People's History: Vietnam, 1960s (Chap 18)

Like A Rolling Stone, Bob Dylan
For What It's Worth, Buffalo Springfield

Summary
Ambitions for control and foreign riches motivate
decisions, as in Vietnam, to bomb and devastate.

Chapter
The war in Vietnam: the strongest country on the earth
against a tiny peasant colony of France whose birth
of independence under Ho Chi Minh in '45
demanded all the rights that each American alive
should understand. But we resisted, giving foreign aid
to stop their quest, the threat of 'dominoes' a masquerade
while lusting over Asian rubber, tin, petroleum.
The French withdrew, but our imperial intentions, numb
to self-determination, urged us on. A populist
attempt to help the peasants was a form of communist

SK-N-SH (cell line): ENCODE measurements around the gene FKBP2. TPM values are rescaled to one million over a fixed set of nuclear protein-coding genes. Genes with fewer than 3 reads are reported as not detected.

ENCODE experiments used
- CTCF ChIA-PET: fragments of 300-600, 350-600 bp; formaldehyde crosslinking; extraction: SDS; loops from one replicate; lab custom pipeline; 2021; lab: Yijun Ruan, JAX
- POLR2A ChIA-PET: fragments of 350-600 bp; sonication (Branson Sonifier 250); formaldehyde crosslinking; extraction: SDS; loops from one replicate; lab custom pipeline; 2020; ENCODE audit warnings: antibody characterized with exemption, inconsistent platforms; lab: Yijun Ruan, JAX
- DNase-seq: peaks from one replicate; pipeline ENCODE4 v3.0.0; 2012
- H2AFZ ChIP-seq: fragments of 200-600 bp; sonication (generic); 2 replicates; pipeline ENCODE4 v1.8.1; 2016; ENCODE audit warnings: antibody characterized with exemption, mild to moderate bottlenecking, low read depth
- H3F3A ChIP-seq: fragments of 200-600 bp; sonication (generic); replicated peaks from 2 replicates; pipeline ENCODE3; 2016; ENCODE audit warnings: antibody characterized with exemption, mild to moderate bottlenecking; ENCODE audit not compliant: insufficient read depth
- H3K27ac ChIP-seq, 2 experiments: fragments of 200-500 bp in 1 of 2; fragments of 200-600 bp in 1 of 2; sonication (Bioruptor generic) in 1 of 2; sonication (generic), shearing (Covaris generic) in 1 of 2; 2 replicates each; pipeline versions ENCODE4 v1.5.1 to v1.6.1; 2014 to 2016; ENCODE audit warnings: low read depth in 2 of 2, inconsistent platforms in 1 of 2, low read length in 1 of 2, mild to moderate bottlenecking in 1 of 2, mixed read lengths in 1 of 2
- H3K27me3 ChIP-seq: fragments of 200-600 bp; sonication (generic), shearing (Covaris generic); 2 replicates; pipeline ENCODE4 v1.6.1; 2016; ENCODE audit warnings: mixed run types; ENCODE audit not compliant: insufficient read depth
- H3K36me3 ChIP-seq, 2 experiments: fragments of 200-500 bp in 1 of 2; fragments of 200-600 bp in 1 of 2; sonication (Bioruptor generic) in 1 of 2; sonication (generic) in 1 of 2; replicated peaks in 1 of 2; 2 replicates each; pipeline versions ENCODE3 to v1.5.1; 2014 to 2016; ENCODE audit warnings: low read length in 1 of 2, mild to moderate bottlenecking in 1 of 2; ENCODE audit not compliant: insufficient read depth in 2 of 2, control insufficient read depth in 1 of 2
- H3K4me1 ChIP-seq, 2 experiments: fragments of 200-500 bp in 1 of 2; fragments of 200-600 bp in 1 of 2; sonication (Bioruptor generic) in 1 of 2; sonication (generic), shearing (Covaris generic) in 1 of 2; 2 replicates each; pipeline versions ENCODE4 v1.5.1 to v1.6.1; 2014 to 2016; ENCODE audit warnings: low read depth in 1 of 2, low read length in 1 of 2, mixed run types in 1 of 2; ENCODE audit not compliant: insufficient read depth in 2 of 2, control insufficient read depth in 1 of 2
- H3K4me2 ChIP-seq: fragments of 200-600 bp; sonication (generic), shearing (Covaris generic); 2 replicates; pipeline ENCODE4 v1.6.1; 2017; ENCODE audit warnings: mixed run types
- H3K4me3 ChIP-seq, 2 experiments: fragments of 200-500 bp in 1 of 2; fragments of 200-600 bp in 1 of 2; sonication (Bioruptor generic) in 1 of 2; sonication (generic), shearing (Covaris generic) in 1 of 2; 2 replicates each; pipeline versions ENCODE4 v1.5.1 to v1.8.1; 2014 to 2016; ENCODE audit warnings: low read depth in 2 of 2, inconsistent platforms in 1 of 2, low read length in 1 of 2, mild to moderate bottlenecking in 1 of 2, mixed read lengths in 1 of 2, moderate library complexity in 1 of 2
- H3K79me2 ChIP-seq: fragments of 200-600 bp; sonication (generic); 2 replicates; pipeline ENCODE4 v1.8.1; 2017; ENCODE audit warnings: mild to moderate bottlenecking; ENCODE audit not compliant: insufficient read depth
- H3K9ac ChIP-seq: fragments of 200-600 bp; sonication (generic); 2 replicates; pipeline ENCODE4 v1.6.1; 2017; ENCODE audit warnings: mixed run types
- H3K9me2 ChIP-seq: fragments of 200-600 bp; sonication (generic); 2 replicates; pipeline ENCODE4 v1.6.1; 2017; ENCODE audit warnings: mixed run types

control to us. We took the south of Vietnam and made
a country. Chosen leader Diem's star began to fade
and we deposed him during 'freedom' talks by JFK.
And now, in '64, the war took hold with LBJ.
The Gulf of Tonkin, though a fake, allowed us to declare
a war against the Viet Cong -- a grandiose affair,
a quarter-ton of bombs for every person in the land.
Napalm, defoliants for villagers who simply stand
and watch a half a million foreign warriors destroy
their fields and huts, with every elder, woman, girl and boy
considered dangerous. Americans were all in shock
at My Lai -- children pushed in ditches, shot. As if to mock
the 'liberation,' soldiers told of "many My Lais" spread
throughout the country. Opposition gathered, surged ahead,
the Tet Offensive demonstrating popular support.
And our response? As if engaged in some barbaric sport,
bomb Laos, and then Cambodia. "So tell us, LBJ,"
said chanters all around our nation, "who'd you kill today?"
With LBJ resigning, that left Nixon's strategy:
withdrawing troops, increasing bombs, inflicting misery
from longer range, with Viet allies using US arms
to finish off the communists and villages and farms.

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